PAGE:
But did you have access to schnitzel for lunch breaks?!? I live in NY by JFK Airport, and I can tell you…WE DON’T HAVE SCHNITZEL AROUND HERE (but we have pretty damn good pizza…)


Ye we got Schnitzel twice lol. And idk whenever I see american pizza it grosses me out idk lol Italian the only way. Thin and crunchy crust


As an aviation fan, that is one of the coolest airports/approaches in the world


Oh yeah for sure. Especially when you turn over „Mutters“ to approach for landing, very scenic and beautiful. Need a skilled pilot too because its a short runway only 2km which is about 1.4miles


I've done all kinds of precast. They're a dream if every single level of your project has people involved with experience in it. It's changing how we do construction in an awesome way, but yes, can easily become a nightmare


Cast in place.


Cast in place seem more permanent, precast they get those up soooo fast.


Not a professional in this area but I would assume cast in place would naturally be the best choice, but I wonder if it introduces more room for human errors that could compromise its integrity in the long run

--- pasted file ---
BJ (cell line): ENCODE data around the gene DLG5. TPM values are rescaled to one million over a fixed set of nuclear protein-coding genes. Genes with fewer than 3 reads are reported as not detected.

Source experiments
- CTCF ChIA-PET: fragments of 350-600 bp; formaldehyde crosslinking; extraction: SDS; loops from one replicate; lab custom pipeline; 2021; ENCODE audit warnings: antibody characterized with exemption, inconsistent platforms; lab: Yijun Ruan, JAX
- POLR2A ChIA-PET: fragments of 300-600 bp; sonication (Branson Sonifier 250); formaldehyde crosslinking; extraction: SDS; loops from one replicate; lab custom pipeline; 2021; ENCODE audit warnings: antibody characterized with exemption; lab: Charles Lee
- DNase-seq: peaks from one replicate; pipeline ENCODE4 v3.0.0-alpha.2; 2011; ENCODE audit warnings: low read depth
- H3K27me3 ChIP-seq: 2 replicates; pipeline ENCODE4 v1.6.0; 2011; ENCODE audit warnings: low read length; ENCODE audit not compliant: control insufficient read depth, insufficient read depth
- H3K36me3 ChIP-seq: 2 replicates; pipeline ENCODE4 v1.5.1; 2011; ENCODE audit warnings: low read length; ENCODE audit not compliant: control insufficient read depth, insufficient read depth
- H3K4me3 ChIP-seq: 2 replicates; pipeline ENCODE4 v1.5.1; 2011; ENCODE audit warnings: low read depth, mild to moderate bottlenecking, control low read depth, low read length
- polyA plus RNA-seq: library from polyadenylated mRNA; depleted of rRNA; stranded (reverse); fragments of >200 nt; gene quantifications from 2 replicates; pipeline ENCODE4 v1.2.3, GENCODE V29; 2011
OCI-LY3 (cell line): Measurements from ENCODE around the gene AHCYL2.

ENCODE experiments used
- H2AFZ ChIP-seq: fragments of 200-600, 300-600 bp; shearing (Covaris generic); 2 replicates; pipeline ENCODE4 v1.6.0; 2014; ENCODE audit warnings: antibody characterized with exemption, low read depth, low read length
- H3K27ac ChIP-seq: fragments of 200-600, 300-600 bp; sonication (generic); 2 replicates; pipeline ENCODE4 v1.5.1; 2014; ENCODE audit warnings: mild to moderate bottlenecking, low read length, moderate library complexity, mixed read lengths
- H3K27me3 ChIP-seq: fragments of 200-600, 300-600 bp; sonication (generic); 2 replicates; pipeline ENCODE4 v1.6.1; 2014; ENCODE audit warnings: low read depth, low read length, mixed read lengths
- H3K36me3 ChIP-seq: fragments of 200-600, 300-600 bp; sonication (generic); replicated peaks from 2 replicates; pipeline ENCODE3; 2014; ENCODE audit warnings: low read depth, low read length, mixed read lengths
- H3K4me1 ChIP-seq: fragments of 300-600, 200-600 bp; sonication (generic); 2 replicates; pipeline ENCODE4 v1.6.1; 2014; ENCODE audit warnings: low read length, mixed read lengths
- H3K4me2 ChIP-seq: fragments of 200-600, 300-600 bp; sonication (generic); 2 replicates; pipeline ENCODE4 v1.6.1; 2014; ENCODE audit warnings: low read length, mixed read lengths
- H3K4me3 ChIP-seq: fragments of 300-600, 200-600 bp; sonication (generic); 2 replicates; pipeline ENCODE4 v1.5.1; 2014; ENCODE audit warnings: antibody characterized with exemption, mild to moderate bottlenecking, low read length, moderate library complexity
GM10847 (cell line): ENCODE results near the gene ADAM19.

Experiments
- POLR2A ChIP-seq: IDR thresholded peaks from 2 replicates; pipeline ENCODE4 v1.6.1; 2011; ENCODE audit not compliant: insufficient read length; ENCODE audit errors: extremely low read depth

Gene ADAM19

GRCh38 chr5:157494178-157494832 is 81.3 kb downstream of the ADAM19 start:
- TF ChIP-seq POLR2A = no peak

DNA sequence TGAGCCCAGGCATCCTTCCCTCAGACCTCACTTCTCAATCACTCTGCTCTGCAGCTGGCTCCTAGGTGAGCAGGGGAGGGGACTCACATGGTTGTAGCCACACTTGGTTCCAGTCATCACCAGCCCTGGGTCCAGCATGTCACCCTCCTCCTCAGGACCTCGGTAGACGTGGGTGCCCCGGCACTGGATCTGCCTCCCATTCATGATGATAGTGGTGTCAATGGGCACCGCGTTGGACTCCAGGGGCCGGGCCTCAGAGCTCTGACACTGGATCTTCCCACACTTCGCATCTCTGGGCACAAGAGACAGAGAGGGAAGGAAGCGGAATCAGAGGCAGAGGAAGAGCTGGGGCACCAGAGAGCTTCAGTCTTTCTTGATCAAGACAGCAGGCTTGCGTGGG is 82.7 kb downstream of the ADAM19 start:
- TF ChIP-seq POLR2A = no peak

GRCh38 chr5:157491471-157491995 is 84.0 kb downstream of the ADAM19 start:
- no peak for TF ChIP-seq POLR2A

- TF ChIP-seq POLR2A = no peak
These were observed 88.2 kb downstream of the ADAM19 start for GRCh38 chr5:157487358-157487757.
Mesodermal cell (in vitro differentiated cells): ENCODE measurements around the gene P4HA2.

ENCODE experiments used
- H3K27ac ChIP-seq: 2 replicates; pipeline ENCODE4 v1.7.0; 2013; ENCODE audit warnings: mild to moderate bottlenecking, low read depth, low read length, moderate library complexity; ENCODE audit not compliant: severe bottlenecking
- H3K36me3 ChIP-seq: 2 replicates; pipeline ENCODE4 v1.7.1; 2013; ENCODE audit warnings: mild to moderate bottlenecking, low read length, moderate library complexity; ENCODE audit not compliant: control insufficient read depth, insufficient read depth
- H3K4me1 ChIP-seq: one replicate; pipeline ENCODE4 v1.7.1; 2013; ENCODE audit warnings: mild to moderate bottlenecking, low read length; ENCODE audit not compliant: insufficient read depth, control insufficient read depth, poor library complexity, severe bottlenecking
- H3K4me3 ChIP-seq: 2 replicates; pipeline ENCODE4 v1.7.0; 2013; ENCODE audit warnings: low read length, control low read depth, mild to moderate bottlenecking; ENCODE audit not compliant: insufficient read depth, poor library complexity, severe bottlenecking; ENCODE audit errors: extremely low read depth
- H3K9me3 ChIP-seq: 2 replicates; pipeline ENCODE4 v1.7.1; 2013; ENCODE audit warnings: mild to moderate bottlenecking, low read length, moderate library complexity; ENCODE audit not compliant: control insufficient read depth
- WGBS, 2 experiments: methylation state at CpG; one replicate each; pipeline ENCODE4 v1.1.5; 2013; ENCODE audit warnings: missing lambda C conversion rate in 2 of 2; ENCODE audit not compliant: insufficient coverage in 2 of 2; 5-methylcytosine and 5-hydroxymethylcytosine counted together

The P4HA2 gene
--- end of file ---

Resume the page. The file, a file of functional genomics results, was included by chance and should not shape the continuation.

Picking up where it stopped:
But you are still following a set of plans, and before something is poured the foreman or supper checks it out.but with anything human error is possible that's when you get a early paycheck.


Yeah the Berkman Plaza garage collapse in Jacksonville was a perfect storm. Inadequate design Inadequate inspections No follow ups on deviations observed Early removal of shoring. Amazing only one person died when it fell.


Is that the one where the slab was not connected to the columns, no rebar or capitals and the slabs fell and collapsed 3 or 4 floors.